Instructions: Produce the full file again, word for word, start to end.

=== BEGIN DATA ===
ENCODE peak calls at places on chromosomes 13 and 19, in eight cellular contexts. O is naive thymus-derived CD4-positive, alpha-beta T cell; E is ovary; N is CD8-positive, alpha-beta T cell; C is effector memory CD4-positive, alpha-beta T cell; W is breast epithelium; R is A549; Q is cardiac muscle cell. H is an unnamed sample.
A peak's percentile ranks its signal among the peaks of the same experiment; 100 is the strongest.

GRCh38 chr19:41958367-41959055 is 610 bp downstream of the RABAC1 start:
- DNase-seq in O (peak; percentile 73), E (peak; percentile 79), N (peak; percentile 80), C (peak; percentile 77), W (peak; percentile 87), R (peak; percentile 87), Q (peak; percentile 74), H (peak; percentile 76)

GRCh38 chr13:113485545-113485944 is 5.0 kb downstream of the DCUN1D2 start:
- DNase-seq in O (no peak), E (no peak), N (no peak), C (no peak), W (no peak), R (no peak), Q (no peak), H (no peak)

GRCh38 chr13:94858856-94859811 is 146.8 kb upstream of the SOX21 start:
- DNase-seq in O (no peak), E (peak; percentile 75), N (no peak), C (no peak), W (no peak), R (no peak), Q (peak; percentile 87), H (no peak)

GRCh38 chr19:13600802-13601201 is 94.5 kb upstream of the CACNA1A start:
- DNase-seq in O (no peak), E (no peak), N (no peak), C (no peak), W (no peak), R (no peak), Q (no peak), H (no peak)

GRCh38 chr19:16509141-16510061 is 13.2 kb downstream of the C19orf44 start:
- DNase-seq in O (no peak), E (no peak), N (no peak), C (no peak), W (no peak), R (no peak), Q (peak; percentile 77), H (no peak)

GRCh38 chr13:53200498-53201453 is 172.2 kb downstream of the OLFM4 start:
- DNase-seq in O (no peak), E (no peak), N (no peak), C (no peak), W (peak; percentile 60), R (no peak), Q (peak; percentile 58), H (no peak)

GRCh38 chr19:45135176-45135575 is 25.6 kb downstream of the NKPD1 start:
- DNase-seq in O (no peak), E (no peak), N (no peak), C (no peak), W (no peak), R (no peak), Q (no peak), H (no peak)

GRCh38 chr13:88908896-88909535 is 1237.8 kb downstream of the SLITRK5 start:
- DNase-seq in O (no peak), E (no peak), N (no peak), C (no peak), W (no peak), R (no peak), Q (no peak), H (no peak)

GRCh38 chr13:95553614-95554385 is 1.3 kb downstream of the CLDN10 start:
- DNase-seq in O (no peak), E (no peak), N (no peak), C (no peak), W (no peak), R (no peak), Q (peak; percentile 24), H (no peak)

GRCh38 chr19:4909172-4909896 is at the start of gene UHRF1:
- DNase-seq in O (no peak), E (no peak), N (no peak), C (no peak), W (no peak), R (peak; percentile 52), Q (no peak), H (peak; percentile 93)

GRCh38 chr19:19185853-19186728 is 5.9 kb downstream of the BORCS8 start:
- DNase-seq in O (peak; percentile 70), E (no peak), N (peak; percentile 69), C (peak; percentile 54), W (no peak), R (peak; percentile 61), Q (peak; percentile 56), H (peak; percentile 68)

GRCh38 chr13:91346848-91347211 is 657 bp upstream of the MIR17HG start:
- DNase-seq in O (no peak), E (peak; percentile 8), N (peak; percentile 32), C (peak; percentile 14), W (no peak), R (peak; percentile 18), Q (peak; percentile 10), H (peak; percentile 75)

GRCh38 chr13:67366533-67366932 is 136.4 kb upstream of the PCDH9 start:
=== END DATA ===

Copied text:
ENCODE peak calls at places on chromosomes 13 and 19, in eight cellular contexts. O is naive thymus-derived CD4-positive, alpha-beta T cell; E is ovary; N is CD8-positive, alpha-beta T cell; C is effector memory CD4-positive, alpha-beta T cell; W is breast epithelium; R is A549; Q is cardiac muscle cell. H is an unnamed sample.
A peak's percentile ranks its signal among the peaks of the same experiment; 100 is the strongest.

GRCh38 chr19:41958367-41959055 is 610 bp downstream of the RABAC1 start:
- DNase-seq in O (peak; percentile 73), E (peak; percentile 79), N (peak; percentile 80), C (peak; percentile 77), W (peak; percentile 87), R (peak; percentile 87), Q (peak; percentile 74), H (peak; percentile 76)

GRCh38 chr13:113485545-113485944 is 5.0 kb downstream of the DCUN1D2 start:
- DNase-seq in O (no peak), E (no peak), N (no peak), C (no peak), W (no peak), R (no peak), Q (no peak), H (no peak)

GRCh38 chr13:94858856-94859811 is 146.8 kb upstream of the SOX21 start:
- DNase-seq in O (no peak), E (peak; percentile 75), N (no peak), C (no peak), W (no peak), R (no peak), Q (peak; percentile 87), H (no peak)

GRCh38 chr19:13600802-13601201 is 94.5 kb upstream of the CACNA1A start:
- DNase-seq in O (no peak), E (no peak), N (no peak), C (no peak), W (no peak), R (no peak), Q (no peak), H (no peak)

GRCh38 chr19:16509141-16510061 is 13.2 kb downstream of the C19orf44 start:
- DNase-seq in O (no peak), E (no peak), N (no peak), C (no peak), W (no peak), R (no peak), Q (peak; percentile 77), H (no peak)

GRCh38 chr13:53200498-53201453 is 172.2 kb downstream of the OLFM4 start:
- DNase-seq in O (no peak), E (no peak), N (no peak), C (no peak), W (peak; percentile 60), R (no peak), Q (peak; percentile 58), H (no peak)

GRCh38 chr19:45135176-45135575 is 25.6 kb downstream of the NKPD1 start:
- DNase-seq in O (no peak), E (no peak), N (no peak), C (no peak), W (no peak), R (no peak), Q (no peak), H (no peak)

GRCh38 chr13:88908896-88909535 is 1237.8 kb downstream of the SLITRK5 start:
- DNase-seq in O (no peak), E (no peak), N (no peak), C (no peak), W (no peak), R (no peak), Q (no peak), H (no peak)

GRCh38 chr13:95553614-95554385 is 1.3 kb downstream of the CLDN10 start:
- DNase-seq in O (no peak), E (no peak), N (no peak), C (no peak), W (no peak), R (no peak), Q (peak; percentile 24), H (no peak)

GRCh38 chr19:4909172-4909896 is at the start of gene UHRF1:
- DNase-seq in O (no peak), E (no peak), N (no peak), C (no peak), W (no peak), R (peak; percentile 52), Q (no peak), H (peak; percentile 93)

GRCh38 chr19:19185853-19186728 is 5.9 kb downstream of the BORCS8 start:
- DNase-seq in O (peak; percentile 70), E (no peak), N (peak; percentile 69), C (peak; percentile 54), W (no peak), R (peak; percentile 61), Q (peak; percentile 56), H (peak; percentile 68)

GRCh38 chr13:91346848-91347211 is 657 bp upstream of the MIR17HG start:
- DNase-seq in O (no peak), E (peak; percentile 8), N (peak; percentile 32), C (peak; percentile 14), W (no peak), R (peak; percentile 18), Q (peak; percentile 10), H (peak; percentile 75)

GRCh38 chr13:67366533-67366932 is 136.4 kb upstream of the PCDH9 start: